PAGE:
Tag Archive: law

Negotiating Rules Like a Pro

Negotiating Rules Like a Pro

Mary Greenwood

No matter whether you are negotiating a raise with your boss, negotiating a vacation schedule with you ex-spouse or negotiating with a seller or buyer on an on-line auction, there are certain rules or principles that will help you settle your disputes.

Rule 1. Focus on the goal. Don’t be distracted by your emotions. It is important to check your emotions at the door before trying to negotiate anything. Emotions such as anger can make one lose control. We have all seen someone who gets red in the face and starts shaking his finger and generally looks as though he could easily have a heart attack. Sometimes that person is so mad that he is incoherent. You need to get past that stage if you are going to succeed. If you are the one who is angry and upset, you need to focus on what you hope to accomplish and tell yourself that nothing is going to stand in the way of that goal.  It really does not matter whether you like the other side or not. Some parties are rude, obnoxious and insulting. Try to get past these insults so you can focus on resolving the dispute. The other side may be baiting you so don’t give them the satisfaction of knowing they have gotten to you. If you focus on the goals of the negotiation, it won’t matter whether you like or respect the other party.

Rule 2. Look forward, not back. The past is called the past for a reason. If one party gets too involved in what has happened in the past, it can be counter-productive. One party in a divorce case, may be so intent on documenting everything the husband has done wrong, that the wife is not even thinking about the goals of the negotiation beyond blaming the husband. You have to figure out a way to get to the present and deal with current issues of custody or visitation. Ask the other party what they want now to resolve the dispute.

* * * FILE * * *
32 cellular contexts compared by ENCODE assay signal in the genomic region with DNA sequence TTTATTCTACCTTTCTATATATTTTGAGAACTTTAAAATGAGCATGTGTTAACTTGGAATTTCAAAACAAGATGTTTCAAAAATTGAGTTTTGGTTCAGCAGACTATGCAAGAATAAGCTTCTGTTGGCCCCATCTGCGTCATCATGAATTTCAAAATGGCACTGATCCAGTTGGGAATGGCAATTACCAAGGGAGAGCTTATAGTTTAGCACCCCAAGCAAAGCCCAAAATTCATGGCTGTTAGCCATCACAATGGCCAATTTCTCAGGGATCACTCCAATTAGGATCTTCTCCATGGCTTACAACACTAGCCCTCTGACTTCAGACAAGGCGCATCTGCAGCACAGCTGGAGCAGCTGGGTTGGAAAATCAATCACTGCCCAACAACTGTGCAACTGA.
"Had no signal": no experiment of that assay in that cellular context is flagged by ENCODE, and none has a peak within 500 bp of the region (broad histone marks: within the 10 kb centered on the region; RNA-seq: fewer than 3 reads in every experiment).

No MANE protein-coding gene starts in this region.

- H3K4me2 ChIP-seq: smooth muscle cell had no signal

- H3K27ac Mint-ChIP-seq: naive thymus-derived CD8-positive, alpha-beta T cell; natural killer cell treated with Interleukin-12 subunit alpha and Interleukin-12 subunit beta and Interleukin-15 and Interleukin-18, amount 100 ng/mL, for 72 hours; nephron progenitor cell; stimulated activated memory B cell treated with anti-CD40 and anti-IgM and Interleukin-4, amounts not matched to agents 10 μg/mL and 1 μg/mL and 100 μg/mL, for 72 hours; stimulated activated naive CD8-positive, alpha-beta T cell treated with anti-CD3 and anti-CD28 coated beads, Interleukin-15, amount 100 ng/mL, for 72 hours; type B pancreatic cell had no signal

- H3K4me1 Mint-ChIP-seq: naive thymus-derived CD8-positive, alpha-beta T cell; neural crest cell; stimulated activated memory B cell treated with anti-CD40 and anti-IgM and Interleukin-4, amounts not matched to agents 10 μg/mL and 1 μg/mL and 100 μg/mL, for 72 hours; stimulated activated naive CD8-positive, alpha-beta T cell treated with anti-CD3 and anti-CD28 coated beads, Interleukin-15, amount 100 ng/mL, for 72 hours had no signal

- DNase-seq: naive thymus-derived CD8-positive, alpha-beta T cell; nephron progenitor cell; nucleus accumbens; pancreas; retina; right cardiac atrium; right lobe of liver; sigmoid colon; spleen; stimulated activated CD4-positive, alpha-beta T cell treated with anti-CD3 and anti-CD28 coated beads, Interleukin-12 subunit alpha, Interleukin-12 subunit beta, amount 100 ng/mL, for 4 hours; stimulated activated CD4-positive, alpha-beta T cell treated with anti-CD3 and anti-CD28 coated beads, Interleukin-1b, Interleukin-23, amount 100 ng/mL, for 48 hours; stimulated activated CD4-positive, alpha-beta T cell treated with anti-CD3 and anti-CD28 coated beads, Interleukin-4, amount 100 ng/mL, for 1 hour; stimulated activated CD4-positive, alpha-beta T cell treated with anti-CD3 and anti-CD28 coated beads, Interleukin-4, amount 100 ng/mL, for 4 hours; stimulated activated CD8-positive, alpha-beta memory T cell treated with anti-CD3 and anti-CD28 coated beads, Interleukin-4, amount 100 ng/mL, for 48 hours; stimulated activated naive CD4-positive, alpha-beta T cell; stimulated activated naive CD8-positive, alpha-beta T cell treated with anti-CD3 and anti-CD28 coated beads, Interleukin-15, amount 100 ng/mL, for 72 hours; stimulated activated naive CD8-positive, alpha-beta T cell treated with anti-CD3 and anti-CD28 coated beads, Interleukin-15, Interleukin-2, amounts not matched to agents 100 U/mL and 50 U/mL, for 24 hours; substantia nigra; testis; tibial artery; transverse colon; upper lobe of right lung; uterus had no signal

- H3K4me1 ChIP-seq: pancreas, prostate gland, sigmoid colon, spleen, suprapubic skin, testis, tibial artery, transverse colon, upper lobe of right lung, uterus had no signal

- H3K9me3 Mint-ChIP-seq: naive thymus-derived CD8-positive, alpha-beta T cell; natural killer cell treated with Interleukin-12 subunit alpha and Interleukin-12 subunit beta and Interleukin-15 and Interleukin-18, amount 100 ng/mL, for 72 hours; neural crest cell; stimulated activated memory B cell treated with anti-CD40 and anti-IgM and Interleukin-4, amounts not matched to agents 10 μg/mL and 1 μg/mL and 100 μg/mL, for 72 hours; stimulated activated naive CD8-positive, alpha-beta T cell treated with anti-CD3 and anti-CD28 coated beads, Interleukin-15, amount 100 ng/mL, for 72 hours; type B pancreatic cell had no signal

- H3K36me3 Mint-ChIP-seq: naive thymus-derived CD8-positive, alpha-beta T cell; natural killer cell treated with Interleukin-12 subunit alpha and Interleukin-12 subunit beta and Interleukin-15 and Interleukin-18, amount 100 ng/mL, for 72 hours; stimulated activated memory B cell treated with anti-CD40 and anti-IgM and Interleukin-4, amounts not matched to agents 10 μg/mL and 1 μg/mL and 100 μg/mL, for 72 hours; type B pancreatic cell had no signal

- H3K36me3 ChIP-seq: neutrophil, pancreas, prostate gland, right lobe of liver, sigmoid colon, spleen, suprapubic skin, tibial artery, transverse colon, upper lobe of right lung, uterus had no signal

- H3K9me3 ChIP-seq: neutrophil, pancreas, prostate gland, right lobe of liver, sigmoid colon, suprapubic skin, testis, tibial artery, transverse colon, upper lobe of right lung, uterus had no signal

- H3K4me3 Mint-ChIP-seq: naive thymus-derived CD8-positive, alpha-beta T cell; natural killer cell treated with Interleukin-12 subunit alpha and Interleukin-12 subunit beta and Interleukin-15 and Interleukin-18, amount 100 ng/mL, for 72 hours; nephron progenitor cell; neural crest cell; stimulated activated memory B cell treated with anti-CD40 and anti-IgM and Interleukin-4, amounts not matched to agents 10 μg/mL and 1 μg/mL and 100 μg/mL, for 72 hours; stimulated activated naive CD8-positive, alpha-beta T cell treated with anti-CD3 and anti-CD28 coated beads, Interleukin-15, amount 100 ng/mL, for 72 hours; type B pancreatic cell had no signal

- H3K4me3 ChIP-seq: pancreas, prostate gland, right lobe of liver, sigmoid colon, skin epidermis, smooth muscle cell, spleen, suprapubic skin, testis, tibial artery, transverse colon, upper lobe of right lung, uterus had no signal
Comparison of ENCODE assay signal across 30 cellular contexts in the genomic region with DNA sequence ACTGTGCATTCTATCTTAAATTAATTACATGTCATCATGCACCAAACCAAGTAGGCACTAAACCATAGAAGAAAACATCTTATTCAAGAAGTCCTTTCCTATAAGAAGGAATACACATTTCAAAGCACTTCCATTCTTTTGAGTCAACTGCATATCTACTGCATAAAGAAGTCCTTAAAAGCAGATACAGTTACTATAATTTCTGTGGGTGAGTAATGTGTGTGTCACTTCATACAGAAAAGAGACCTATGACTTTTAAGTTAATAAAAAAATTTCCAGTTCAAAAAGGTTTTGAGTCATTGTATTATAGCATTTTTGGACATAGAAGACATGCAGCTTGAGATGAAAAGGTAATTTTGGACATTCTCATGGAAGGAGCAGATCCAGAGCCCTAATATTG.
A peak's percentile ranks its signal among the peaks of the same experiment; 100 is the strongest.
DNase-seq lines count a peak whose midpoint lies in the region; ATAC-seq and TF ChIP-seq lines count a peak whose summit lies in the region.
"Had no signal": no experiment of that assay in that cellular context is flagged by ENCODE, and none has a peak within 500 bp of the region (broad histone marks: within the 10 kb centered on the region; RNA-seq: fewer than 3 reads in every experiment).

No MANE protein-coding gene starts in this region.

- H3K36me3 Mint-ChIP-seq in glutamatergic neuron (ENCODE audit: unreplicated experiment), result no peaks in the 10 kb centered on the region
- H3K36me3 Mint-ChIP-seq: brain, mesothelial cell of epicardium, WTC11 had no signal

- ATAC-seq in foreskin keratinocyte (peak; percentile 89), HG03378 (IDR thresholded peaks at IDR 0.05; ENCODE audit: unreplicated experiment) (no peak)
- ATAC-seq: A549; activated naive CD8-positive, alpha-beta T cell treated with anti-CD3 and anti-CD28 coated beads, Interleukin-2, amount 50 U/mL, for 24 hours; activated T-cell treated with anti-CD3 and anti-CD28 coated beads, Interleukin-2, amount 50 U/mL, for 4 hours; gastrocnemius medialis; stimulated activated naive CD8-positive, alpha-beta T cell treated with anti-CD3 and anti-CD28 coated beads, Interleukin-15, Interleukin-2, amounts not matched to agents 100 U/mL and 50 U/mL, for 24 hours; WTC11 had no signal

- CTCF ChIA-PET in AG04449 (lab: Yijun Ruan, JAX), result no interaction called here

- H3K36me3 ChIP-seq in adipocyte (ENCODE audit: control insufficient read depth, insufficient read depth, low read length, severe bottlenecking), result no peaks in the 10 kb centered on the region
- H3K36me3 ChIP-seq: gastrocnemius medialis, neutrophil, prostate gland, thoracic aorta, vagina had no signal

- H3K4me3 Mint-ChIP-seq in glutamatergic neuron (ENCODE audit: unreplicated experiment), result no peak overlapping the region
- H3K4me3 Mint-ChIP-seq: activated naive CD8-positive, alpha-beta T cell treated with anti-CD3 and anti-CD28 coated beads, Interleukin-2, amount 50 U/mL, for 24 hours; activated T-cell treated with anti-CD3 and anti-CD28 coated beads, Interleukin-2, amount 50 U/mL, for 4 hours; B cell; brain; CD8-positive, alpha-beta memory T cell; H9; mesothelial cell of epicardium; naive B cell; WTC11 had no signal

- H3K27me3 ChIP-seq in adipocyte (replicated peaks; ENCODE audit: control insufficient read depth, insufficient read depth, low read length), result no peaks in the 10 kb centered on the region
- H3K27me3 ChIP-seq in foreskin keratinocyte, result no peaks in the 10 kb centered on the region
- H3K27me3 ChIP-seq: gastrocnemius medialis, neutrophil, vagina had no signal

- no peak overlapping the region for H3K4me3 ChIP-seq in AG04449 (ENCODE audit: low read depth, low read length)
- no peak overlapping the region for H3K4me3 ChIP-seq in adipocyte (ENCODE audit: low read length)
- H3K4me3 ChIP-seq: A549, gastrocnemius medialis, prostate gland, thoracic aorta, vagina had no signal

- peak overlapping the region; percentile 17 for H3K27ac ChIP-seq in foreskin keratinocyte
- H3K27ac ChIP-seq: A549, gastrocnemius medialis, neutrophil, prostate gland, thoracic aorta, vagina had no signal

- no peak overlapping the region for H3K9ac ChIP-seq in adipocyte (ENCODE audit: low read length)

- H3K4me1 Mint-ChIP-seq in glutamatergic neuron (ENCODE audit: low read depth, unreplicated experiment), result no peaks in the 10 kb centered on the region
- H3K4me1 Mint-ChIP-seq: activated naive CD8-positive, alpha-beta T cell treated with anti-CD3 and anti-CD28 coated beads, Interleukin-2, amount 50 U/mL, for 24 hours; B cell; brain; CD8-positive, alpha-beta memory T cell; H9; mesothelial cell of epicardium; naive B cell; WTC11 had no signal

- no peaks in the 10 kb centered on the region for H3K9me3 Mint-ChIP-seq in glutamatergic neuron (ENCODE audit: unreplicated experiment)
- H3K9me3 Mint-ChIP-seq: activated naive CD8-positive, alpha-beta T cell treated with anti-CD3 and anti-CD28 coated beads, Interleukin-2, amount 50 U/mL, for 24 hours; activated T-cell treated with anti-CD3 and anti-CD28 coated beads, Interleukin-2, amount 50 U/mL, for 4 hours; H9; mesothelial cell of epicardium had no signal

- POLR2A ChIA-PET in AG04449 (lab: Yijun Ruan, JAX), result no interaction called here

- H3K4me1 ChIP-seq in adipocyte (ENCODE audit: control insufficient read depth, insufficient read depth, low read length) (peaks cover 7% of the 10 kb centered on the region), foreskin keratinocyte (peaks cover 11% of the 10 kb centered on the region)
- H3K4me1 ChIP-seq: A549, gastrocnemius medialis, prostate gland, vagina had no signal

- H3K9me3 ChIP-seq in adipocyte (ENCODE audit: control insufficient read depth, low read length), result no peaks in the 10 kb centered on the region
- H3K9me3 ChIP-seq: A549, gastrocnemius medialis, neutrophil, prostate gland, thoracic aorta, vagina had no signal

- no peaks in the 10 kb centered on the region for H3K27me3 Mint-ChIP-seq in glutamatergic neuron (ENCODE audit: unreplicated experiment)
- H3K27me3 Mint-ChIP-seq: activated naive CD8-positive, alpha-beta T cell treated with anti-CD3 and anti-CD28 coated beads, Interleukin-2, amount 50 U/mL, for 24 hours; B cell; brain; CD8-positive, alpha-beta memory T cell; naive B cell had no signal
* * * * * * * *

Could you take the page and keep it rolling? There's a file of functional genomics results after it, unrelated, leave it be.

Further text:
Rule 3. You don’t have to be right to settle.  What are the three words we want to hear the most, even more than “I Love you”? We love to hear those magic words, “You are right”. For some people, this is even harder to say than “I love you”. And if you say, “You are absolutely right”, that is even better. When someone says, “It is the principle that counts” or “It is not the money, it’s the principle!” I know that the negotiation is in trouble. That is because the party is making a judgment call that it is more important to be a martyr than settle the case. When someone is obsessed with the principle of a situation, he/she is still emotionally vested in his/her feelings. Unless you can get beyond those emotions, the dispute is not likely to be resolved. Feeling that you are right can be a heady emotion, but it has no place in the negotiation. If the other side is only interested in being right, chances are the situation won’t be resolved.

Rule 4. Know what you want and what the other side wants. Knowing what you want may seem obvious, but many parties don’t know what they want. They are so angry that they have not even asked themselves how the issue can be resolved. If they don’t know what they want, how can they go about getting it? They may want to hash and rehash the circumstances that got them into this negotiation. Depending on the complexity of the situation, you should have a detailed plan of what you want.  In addition to knowing what you want, you also need to know what you are willing to give up to get what you want. Generally you can get what you want if you are willing to pay the price for it.  Don’t ever begin a negotiation without knowing what you want.